Protecting the bytes of the past: Information security and digital-born cultural heritage

Makhortykh, Mykola; Metoui, Nadia (12 September 2019). Protecting the bytes of the past: Information security and digital-born cultural heritage (Unpublished). In: Digital Humanities Benelux 2019. Liege. September 11-13.

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Today, cultural heritage increasingly goes digital. The growing number of museums, libraries and archives provide online access to their material collections by digitizing them and sharing through web portals. Simultaneously, new collections of digital-born objects which never existed in the analogue form are established. These digital objects, as UNESCO Charter on Digital Heritage (2003) notes, are more ephemeral than artifacts from the pre-digital time, and thus require “purposeful production, maintenance and management to be retained”.

The preservation and management of digital-born cultural objects is a challenging task for
multiple reasons, varying from the obsolescence of software and hardware to the lack of
legislative support for these objects’ maintenance. In our paper, however, we focus on one
specific challenge which so far received limited recognition in the academic scholarship – i.e. the particular susceptibility of digital-born heritage to adversarial attacks. While a number of studies (Stone (2009); Brosché et al. (2016); Dougherty, 2019) discuss attacks against cultural heritage, in particular at the time of armed conflicts, their primary focus is on material cultural objects. Yet, as the digital spaces are increasingly weaponized, digital collections also come under fire.

Unlike material collections, whose digital copies can be restored in the case of their deliberate destruction online, digital-born objects are more susceptible for permanent erasure as part of adversarial campaign against opponents’ symbols of identity and collective memory. Additionally, digital-born cultural objects can be manipulated, leading to the loss of authenticity and facilitating their instrumental use by adversarial actors. Such instrumental uses are increasingly common part of today’s political ecosystems, where both conventional and nonconventional actors weaponize cultural heritage to mobilize supporters and stigmatize opponents (see, for instance, de Saint-Laurent et al., 2017; Benazzo, 2017; Makhortykh, 2018).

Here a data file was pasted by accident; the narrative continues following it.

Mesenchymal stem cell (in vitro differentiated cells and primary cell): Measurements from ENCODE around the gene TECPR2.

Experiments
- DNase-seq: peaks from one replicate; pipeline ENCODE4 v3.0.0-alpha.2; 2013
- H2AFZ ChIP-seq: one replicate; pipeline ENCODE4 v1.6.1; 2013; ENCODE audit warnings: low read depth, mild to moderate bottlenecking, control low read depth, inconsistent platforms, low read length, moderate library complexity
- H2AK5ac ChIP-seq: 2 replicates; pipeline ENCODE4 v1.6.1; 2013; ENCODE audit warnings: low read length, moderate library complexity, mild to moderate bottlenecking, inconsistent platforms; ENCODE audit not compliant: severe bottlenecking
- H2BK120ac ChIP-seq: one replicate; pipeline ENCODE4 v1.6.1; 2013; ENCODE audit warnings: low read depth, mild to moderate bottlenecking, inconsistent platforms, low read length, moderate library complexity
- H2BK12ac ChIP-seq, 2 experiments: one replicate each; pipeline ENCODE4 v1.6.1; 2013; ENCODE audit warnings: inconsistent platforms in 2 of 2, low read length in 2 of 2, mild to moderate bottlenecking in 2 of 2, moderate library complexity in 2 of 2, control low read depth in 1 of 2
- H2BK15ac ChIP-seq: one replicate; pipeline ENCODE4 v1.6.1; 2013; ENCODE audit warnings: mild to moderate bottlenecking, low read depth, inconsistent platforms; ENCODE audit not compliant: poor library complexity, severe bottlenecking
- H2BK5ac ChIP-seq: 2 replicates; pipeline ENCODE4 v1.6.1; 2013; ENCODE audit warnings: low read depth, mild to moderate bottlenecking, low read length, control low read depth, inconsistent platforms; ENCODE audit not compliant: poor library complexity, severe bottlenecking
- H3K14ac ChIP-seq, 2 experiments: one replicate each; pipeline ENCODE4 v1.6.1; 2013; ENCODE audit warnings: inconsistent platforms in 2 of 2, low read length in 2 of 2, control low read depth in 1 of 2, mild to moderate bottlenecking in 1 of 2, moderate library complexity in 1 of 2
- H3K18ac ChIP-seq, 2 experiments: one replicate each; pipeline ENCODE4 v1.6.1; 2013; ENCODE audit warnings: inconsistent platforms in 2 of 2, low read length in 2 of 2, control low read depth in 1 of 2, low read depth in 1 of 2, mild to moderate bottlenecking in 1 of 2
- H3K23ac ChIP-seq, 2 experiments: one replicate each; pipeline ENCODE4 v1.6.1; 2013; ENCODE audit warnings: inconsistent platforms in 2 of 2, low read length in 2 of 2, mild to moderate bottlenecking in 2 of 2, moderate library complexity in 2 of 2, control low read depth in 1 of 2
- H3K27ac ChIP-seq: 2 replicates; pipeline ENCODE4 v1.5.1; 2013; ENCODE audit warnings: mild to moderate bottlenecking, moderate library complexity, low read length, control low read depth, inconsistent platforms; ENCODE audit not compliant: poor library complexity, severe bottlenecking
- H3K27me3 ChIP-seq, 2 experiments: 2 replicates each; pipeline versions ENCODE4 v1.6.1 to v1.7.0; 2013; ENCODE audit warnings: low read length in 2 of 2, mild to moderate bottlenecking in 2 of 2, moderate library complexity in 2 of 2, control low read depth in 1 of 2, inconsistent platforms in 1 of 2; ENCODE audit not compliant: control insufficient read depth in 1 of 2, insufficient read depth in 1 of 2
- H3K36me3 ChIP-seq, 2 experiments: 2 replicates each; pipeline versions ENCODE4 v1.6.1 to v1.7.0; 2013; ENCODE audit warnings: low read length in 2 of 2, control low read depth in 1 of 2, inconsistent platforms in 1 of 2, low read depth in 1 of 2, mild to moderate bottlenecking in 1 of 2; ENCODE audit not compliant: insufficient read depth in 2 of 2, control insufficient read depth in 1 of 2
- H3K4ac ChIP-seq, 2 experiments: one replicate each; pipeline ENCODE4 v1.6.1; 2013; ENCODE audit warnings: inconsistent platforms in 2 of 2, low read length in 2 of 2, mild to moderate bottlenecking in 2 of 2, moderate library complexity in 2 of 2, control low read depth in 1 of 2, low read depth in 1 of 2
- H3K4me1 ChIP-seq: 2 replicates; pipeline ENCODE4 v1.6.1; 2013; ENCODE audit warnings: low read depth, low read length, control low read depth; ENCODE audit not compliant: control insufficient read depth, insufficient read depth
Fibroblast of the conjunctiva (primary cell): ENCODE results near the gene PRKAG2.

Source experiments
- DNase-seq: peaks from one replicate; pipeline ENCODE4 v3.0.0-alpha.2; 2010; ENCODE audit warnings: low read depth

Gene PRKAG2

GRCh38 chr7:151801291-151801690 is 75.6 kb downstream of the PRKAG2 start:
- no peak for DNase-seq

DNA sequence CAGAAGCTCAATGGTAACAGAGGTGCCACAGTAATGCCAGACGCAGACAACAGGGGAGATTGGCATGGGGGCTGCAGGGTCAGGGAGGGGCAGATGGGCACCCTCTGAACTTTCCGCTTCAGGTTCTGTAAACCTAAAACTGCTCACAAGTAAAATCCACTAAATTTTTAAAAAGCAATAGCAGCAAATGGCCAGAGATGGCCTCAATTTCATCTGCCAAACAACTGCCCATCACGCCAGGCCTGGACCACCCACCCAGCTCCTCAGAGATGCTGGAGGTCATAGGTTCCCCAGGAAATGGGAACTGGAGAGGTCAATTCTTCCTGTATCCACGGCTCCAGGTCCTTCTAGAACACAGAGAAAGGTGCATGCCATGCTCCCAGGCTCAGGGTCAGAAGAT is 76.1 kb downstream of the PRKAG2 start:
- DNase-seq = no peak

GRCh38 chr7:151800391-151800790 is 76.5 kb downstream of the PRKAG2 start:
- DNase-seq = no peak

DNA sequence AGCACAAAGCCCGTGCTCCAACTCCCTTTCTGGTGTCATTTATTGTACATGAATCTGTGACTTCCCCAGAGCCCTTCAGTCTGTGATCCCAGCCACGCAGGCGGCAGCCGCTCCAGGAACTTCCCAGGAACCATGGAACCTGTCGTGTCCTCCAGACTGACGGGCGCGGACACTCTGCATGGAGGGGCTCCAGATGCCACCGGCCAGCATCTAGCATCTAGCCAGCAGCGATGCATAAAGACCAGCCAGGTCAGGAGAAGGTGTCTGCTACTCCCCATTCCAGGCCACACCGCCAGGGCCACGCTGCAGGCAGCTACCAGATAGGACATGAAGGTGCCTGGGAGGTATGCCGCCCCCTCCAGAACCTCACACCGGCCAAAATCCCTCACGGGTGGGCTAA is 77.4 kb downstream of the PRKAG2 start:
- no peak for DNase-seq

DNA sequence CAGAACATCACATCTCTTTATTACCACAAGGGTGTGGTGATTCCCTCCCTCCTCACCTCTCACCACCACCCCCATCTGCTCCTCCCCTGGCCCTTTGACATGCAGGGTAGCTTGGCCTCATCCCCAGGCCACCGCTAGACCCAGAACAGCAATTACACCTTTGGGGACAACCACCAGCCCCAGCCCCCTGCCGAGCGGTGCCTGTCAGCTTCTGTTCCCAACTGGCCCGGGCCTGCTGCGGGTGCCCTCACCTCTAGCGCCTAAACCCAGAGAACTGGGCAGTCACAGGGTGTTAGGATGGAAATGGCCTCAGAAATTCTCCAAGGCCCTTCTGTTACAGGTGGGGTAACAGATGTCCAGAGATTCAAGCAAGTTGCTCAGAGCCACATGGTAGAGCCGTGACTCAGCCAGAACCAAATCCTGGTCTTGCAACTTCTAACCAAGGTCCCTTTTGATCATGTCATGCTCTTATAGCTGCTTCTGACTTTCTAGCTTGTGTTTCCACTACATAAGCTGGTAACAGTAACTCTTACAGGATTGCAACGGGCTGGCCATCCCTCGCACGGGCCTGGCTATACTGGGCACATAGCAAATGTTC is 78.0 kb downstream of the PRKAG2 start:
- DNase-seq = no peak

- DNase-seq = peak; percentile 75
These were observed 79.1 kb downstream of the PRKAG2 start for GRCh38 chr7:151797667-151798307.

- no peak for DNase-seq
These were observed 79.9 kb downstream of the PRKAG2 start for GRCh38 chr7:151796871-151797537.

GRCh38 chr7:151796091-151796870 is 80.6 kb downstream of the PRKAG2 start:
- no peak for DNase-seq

In our paper, we approach the challenges related to the preservation of the digital-born
heritage from the information security point of view. For this purpose, we critically review
existing literature on the information security in the domain of digital heritage and couple it
with the discussion of known instances of adversarial attacks against online museums and
archives. Using the CIA model (i.e. confidentiality, integrity and availability), we classify most common types of attacks against digital-born heritage collections and discuss the possible short- and long-term implications of these attacks. We conclude by proposing several strategies for countering adversarial attacks and safeguarding digital heritage which take into account different technical and political contexts in which the attacks take place.

Item Type:

Conference or Workshop Item (Paper)


03 Faculty of Business, Economics and Social Sciences > Social Sciences > Institute of Communication and Media Studies (ICMB)

UniBE Contributor:

Makhortykh, Mykola


300 Social sciences, sociology & anthropology
000 Computer science, knowledge & systems
000 Computer science, knowledge & systems > 060 Associations, organizations & museums
900 History




Mykola Makhortykh

Date Deposited:

17 Sep 2019 15:17

Last Modified:

13 Feb 2024 07:53

Uncontrolled Keywords:

security, digital heritage, Eastern Europe, attacks, museums, archives


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